Studies Highlight Worldwide Economic Burden of Norovirus Gastroenteritis


Each year, norovirus infection is responsible for an estimated 684 million episodes of diarrhea and 212,000 deaths worldwide, and results in approximately $4.2 billion in healthcare costs and $60.3 billion in societal costs, a new report has highlighted.

Each year, norovirus infection is responsible for an estimated 684 million episodes of diarrhea and 212,000 deaths worldwide, and results in approximately $4.2 billion in healthcare costs and $60.3 billion in societal costs, a new report has highlighted.

Benjamin A. Lopman, PhD, Centers for Disease Control and Prevention (CDC), Atlanta, Georgia, and colleagues shared the results of their report in PLOS Medicine.

“Two-thirds of that burden is a result of disease in children under the age of five years. Low-, middle-, and high-income countries all have a considerable economic burden, indicating that norovirus gastroenteritis is a truly global economic problem,” the authors write.

Norovirus infection is the most common cause of gastroenteritis outbreaks worldwide, and the most common cause of foodborne disease in the United States. However, despite the increase in norovirus-related research in the last decade, as well as the availability of vaccines for norovirus that are recommended by the World Health Organization, progress in controlling the virus has remained slow. As a consequence, the CDC and the Bill and Melinda Gates Foundation assembled an expert group to examine the evidence for the global burden of norovirus and to consider how to address key gaps in the knowledge base about noroviruses—“with the ultimate goal of guiding the development of a norovirus vaccine for the populations that stand to benefit most: children in the developing world”.

In the article, the authors discuss data from some of the most recent norovirus studies. They stress that, so far, two main barriers have hindered norovirus control. One is the ubiquitous nature of norovirus gastroenteritis, and the second is because the virus is difficult to grow in cell culture in the laboratory—a key step in the development of diagnostic assays and vaccines against the virus. Indeed, the first demonstration of in vitro cell culture of norovirus was reported just 2 years ago, in 2014.

Dr. Lopman and colleagues emphasize some of the current data on the epidemiology and burden of norovirus disease in Africa, the United States, and military personnel—demonstrating just how common the virus is, even as it affects these diverse groups.

They note that, in African countries, norovirus is associated with 13.5% of diarrheal outbreaks in children. In addition, the incidence rate of norovirus disease in Kenya is approximately double that of the estimated rate in developed nations such as the United States, United Kingdom, and the Netherlands. Key information about norovirus in Africa is therefore lacking and is a critical knowledge gap.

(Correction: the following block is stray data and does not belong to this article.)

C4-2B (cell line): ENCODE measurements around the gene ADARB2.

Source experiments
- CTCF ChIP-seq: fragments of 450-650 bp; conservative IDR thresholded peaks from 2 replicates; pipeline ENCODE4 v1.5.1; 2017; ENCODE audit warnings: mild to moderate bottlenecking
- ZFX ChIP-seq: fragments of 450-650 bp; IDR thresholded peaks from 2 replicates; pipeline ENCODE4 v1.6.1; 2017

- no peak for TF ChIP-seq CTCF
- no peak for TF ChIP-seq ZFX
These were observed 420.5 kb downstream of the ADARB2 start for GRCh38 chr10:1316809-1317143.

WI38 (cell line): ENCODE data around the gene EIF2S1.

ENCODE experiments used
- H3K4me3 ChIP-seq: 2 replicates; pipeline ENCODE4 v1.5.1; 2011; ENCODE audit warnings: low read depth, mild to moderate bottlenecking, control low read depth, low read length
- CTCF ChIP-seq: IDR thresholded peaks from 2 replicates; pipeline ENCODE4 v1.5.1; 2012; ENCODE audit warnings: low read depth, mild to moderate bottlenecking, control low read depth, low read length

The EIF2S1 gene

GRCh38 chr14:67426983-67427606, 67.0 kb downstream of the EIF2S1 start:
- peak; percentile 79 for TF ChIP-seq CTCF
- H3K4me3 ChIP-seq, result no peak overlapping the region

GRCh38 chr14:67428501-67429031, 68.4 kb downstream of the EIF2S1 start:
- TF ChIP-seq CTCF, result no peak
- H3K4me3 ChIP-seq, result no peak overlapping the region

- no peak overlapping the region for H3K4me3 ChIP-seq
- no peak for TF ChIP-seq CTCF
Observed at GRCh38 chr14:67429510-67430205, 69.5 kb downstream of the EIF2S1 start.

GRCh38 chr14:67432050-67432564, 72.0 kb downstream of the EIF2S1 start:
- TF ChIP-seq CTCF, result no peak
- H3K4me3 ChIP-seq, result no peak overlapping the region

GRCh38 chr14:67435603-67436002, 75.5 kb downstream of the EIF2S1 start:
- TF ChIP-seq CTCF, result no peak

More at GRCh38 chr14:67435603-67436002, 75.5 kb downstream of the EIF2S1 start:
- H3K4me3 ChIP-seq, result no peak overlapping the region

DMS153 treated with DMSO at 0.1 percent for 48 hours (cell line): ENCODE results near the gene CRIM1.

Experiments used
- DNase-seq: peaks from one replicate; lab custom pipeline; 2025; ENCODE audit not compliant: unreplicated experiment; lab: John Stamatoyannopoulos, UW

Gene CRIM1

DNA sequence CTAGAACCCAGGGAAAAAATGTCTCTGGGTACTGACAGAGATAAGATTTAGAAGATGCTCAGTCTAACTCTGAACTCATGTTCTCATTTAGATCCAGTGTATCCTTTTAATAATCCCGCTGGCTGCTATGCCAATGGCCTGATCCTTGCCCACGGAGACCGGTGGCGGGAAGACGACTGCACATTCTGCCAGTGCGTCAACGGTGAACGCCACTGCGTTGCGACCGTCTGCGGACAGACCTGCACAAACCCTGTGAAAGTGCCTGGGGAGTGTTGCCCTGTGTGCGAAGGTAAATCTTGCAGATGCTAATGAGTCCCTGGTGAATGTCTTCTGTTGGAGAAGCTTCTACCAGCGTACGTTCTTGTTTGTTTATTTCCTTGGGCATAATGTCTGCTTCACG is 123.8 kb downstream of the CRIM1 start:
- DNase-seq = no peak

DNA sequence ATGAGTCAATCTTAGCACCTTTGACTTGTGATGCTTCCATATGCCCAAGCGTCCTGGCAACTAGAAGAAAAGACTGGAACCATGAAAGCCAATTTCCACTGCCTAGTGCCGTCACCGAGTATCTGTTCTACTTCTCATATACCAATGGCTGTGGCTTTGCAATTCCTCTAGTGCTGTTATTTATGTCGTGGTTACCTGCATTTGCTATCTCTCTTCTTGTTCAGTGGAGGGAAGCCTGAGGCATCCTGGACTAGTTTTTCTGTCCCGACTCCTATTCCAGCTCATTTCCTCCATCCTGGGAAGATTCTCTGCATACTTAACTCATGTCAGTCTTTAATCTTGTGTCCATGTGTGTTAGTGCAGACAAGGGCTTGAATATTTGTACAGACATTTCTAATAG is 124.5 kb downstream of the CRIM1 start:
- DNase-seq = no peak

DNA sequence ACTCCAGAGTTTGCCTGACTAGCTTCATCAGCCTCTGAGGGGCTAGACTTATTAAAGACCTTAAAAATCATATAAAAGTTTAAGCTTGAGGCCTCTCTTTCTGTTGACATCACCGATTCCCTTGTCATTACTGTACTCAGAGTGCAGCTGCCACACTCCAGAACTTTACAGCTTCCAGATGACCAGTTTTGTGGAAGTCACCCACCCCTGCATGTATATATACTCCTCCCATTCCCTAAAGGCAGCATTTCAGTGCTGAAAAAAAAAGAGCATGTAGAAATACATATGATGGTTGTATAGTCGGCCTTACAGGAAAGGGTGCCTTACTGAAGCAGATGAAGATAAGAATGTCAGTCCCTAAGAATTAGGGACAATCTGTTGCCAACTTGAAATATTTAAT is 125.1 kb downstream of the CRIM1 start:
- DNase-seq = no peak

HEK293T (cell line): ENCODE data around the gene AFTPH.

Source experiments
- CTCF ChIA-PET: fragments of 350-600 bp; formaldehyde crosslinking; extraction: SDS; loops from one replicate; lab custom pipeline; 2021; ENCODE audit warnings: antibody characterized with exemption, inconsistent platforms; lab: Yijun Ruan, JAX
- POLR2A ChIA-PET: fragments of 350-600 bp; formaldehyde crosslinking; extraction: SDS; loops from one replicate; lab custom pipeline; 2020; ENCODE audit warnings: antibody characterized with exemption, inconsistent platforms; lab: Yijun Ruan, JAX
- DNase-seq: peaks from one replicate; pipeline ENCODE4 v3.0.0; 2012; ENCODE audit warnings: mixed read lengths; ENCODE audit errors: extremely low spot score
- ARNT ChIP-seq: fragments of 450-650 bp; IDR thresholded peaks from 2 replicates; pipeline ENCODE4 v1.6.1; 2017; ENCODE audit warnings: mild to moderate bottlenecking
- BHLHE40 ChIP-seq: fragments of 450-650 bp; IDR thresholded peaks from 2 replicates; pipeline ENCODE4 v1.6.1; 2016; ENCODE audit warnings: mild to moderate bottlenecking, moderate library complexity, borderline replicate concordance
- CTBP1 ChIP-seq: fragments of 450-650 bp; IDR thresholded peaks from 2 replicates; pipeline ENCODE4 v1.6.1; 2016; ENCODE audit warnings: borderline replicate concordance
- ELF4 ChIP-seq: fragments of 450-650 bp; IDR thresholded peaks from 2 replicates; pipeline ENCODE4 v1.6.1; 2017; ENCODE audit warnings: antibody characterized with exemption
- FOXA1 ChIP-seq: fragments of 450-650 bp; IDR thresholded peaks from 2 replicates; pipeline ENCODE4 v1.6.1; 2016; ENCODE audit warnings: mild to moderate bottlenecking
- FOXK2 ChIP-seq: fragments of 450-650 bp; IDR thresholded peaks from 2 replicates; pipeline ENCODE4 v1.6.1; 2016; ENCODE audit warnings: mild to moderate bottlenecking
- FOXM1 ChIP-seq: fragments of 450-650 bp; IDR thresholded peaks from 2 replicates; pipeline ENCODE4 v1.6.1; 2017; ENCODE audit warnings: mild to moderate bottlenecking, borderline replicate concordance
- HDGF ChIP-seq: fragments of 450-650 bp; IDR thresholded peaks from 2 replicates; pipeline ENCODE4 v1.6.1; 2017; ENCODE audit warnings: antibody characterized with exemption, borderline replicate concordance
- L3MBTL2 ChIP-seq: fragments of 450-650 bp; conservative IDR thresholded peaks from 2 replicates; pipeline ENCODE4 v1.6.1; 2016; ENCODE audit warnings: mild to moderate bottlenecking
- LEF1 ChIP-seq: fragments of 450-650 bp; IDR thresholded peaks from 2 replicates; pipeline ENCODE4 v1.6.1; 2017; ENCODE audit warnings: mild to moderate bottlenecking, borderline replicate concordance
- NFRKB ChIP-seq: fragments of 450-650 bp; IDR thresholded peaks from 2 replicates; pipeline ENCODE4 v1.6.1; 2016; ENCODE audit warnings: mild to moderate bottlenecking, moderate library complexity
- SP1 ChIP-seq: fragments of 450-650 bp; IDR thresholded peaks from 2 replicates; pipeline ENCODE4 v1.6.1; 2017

The authors discuss regional epidemiologic patterns in the United States, including data from one study that estimated norovirus gastroenteritis incidence in the community at 6% per year, with much higher rates among children under 5 years. Another US study showed considerably higher estimates of norovirus gastroenteritis incidence among United States military personnel and their families, than among civilians in the population.

They also highlight another key challenge in developing a vaccine against norovirus—genetic diversity among circulating noroviruses. Nevertheless, studies have shown that genotype II type 4 (GII.4) strains predominate worldwide, with new GII.4 strains replacing each other every 2 to 4 years. Recent research has also improved understanding of immunity to norovirus, leading to breakthroughs that may therefore enhance vaccine development.

According to the authors, in order to offer substantial impact worldwide, future directions for norovirus control should involve vaccine development focusing on children in low-income settings. They also suggest that vaccine trials can be used to better characterize the disease burden and also to identify correlates of protection.

“Addressing these key issues will be vital to accelerate and achieve the development and implementation of interventions such as vaccines to control and prevent the tremendous global morbidity and mortality from norovirus,” the authors conclude.

Dr. Parry graduated from the University of Liverpool, England in 1997 and is a board-certified veterinary pathologist. After 13 years working in academia, she founded Midwest Veterinary Pathology, LLC where she now works as a private consultant. She is passionate about veterinary education and serves on the Indiana Veterinary Medical Association’s Continuing Education Committee. She regularly writes continuing education articles for veterinary organizations and journals, and has also served on the American College of Veterinary Pathologists’ Examination Committee and Education Committee.

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